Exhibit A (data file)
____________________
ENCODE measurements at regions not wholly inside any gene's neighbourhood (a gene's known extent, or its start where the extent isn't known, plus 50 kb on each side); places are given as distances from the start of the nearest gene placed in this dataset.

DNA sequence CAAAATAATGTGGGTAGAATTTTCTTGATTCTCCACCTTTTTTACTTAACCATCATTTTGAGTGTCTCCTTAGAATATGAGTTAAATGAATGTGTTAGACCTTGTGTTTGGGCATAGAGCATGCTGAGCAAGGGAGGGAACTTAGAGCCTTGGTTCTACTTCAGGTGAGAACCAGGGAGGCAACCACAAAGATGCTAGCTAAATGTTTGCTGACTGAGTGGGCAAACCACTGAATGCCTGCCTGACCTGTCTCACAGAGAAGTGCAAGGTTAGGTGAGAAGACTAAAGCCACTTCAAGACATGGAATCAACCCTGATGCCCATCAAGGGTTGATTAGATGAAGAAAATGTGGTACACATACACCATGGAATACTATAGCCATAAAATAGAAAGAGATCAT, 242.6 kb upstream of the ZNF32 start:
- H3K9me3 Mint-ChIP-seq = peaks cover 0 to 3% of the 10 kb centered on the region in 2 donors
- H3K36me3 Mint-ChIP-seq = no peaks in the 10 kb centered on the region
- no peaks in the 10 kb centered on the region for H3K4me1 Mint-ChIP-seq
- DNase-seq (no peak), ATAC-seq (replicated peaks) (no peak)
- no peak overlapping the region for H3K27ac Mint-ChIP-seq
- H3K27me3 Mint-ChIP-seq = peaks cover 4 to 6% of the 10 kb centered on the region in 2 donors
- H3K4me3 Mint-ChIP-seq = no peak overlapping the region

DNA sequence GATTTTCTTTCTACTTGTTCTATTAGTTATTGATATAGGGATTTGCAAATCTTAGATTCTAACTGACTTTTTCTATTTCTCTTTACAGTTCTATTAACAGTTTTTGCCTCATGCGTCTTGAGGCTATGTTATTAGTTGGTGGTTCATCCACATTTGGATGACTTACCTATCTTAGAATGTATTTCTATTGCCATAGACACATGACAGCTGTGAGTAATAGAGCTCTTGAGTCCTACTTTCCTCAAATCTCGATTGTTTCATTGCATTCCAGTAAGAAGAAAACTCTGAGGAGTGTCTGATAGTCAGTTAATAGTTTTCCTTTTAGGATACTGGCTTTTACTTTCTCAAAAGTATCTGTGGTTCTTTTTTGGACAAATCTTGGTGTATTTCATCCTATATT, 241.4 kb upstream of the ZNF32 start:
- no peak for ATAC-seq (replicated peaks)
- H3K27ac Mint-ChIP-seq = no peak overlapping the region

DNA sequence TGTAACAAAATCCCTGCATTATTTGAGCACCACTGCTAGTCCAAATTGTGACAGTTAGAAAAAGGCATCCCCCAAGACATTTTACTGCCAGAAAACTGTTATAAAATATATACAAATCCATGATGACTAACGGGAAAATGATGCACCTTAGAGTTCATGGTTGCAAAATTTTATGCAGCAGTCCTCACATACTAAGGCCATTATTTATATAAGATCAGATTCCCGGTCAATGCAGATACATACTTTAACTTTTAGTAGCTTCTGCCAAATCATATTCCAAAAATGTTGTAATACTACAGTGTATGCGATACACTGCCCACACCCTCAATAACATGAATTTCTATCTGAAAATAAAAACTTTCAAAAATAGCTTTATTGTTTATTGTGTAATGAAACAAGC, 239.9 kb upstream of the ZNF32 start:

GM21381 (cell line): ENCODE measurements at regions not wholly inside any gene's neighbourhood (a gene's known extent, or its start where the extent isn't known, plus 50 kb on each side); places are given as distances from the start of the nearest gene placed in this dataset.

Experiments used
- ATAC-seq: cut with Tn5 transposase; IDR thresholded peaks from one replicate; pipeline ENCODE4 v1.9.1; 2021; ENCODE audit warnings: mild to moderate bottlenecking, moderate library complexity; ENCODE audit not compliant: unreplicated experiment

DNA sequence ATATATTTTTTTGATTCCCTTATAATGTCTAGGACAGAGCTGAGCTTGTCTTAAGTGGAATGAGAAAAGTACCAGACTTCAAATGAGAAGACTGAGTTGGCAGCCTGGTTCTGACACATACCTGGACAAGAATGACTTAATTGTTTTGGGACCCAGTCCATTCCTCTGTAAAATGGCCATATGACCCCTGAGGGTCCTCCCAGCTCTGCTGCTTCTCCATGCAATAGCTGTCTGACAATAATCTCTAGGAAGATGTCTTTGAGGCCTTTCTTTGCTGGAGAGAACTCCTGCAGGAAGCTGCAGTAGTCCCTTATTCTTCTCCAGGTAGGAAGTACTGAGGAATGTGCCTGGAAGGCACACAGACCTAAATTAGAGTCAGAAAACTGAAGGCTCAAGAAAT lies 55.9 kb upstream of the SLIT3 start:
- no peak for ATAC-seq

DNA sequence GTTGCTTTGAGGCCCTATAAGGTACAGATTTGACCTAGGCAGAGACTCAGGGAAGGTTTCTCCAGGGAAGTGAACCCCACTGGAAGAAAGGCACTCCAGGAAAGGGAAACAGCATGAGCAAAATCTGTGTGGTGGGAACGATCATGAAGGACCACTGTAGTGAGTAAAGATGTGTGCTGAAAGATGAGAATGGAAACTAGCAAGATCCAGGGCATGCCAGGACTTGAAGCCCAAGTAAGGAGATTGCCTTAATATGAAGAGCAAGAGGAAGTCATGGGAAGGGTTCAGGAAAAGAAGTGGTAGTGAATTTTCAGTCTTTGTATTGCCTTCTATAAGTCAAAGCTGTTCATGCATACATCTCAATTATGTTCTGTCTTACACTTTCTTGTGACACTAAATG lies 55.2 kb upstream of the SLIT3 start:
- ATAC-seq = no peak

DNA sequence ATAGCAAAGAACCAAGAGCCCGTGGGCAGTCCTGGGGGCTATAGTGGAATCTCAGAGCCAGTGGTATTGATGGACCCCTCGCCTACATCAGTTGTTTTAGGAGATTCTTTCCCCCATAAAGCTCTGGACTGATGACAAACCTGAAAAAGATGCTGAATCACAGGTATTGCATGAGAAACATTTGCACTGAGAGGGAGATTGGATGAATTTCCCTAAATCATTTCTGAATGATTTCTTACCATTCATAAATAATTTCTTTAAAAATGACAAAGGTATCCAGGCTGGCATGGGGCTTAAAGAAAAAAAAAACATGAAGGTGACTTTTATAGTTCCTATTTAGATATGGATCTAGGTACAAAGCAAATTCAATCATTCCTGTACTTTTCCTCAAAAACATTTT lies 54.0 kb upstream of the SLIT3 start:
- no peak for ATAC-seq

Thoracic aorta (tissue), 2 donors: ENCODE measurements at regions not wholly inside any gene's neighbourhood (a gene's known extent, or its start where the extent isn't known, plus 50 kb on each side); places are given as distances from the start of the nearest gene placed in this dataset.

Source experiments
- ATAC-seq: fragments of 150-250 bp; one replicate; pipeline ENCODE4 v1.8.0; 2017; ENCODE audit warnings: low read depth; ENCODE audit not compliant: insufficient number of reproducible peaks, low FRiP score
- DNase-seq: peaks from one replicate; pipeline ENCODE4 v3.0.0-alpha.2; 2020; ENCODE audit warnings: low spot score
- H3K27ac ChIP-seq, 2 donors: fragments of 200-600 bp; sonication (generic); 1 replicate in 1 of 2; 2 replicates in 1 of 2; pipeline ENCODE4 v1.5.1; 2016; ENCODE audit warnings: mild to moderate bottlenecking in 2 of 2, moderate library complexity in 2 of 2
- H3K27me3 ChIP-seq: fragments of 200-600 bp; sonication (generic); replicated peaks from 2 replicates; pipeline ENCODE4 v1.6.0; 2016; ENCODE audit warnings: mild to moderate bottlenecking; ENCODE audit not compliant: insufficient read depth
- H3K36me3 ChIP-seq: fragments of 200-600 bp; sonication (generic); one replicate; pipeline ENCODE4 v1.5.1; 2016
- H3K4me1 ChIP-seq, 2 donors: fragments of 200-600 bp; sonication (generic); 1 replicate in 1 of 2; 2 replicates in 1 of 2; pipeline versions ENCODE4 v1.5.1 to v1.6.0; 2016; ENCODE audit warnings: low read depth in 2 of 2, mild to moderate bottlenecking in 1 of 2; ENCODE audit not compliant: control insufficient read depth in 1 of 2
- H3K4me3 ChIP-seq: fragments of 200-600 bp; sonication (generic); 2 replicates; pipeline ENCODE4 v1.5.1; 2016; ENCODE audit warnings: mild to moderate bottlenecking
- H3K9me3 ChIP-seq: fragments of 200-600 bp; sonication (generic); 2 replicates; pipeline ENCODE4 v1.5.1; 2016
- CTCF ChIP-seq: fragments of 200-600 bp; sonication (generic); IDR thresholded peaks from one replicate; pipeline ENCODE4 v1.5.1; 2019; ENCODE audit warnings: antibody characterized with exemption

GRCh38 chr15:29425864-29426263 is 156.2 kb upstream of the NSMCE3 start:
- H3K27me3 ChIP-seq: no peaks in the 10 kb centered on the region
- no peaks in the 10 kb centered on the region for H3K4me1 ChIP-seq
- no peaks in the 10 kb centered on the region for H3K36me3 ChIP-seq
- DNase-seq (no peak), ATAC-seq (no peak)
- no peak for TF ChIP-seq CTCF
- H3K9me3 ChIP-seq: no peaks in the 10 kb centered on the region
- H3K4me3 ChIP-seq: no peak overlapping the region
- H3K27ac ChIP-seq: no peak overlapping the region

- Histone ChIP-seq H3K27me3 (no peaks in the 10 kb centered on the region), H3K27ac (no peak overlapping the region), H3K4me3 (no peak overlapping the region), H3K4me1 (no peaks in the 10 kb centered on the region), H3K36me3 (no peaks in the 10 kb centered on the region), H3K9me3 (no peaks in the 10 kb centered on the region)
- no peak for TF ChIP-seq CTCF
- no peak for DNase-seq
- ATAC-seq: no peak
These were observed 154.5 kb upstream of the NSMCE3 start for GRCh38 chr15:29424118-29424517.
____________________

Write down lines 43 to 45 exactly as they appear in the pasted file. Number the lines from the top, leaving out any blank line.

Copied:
- Histone ChIP-seq H3K27me3 (no peaks in the 10 kb centered on the region), H3K27ac (no peak overlapping the region), H3K4me3 (no peak overlapping the region), H3K4me1 (no peaks in the 10 kb centered on the region), H3K36me3 (no peaks in the 10 kb centered on the region), H3K9me3 (no peaks in the 10 kb centered on the region)
- no peak for TF ChIP-seq CTCF
- no peak for DNase-seq